Imagine you are planning a peaceful move and then along comes coronavirus, the pandemic that will bring life as we know it to a standstill in spring 2020. When Kristin Grott signed her lease, the rule that you should keep a distance of 1.5 meters (ideally 2 m) from others hadn’t yet been introduced, nor had the curfews or the closed shops. Two weeks ago, asking friends and relatives to help her on moving day seemed like the most normal thing in the world. After all, we have all moved house at least once.
The date was soon set for Kristin’s move. The team had already agreed to help Kristin and her boyfriend as they moved back to their former home of Hanover, and chili con carne was on the shopping list. Everything seemed perfect. After completing her studies in Dublin, Kristin decided she wanted to work in Hanover. She contacted an old acquaintance who told her about an opening at Sennheiser in Consumer Marketing and her application was successful. “Even as a child living in Hanover, I was not aware that Sennheiser’s headquarters were actually in my home county. I knew the brand well. Sennheiser was always this hidden champion among the trendy headphone manufacturers. This fact immediately made me feel at home,” she says. When they returned to Hanover, it was like coming full circle. The long-planned move was a logical step.
“We had to get pretty creative. Even if the ban on public gatherings would not come into force until the following week, we certainly didn’t want to make the street unsafe with our furniture and lots of helpers. We were also unsure who we could even ask for help given the current situation. So we didn’t move on the weekend as planned, but on the Tuesday night with a very small group of helpers and as quietly and as inconspicuously as possible.” The move was a success: When we call Kristin at her home office—as many people are currently having to work—to interview her, she has already unpacked many of the boxes and the WiFi in their new apartment is up and running.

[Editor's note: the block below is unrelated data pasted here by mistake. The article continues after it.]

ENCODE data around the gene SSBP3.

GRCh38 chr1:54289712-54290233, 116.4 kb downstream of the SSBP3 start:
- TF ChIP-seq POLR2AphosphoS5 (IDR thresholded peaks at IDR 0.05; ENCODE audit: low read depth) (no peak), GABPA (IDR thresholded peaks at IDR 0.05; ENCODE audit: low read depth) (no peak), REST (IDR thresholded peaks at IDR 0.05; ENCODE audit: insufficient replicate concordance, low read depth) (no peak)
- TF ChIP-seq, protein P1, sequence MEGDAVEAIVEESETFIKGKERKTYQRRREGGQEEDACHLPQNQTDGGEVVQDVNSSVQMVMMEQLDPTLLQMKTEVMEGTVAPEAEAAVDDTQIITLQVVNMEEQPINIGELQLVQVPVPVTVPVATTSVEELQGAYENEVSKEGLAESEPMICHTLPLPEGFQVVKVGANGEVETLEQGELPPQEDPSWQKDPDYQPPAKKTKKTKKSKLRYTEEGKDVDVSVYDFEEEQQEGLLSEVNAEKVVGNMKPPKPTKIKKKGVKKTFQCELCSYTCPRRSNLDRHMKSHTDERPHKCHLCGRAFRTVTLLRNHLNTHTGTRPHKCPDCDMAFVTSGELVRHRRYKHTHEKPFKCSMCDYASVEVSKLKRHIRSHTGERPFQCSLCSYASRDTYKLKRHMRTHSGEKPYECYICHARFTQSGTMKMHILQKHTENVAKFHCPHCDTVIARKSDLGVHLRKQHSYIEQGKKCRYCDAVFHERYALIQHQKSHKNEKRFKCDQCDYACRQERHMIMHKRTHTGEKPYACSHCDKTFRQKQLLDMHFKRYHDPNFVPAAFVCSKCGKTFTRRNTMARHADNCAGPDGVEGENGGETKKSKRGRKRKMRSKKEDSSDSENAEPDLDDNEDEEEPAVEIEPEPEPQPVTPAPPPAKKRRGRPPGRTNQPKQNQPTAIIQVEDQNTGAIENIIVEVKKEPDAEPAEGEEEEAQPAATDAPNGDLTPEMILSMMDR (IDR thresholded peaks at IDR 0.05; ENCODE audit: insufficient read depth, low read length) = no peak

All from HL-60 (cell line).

It’s not the case that Kristin is not used to change or has never had plans change at the last minute. During her studies in marketing management in Dublin, she was introduced to companies in which structural changes were a regular occurrence. “The topic of change was ever present,” she says. “I think change has become an integral part of every company. And I’ve met a lot of people who want to bring about change.” Kristin learned early on to see the positive side of change, even if those changes can seem unpleasant to begin with. She likes to think back to her first months as Marketing Manager in the Consumer division at Sennheiser, a market in which trends and structures are subject to constant change. “Of course, I noticed straight away that there was a lot going on and situations were constantly evolving. However, the open way in which everyone communicates really excited me from day one.” As we picture Kristin booting up her computer between moving boxes ready for her next teleconference, we feel happy in the knowledge that Kristin and Sennheiser make the perfect match!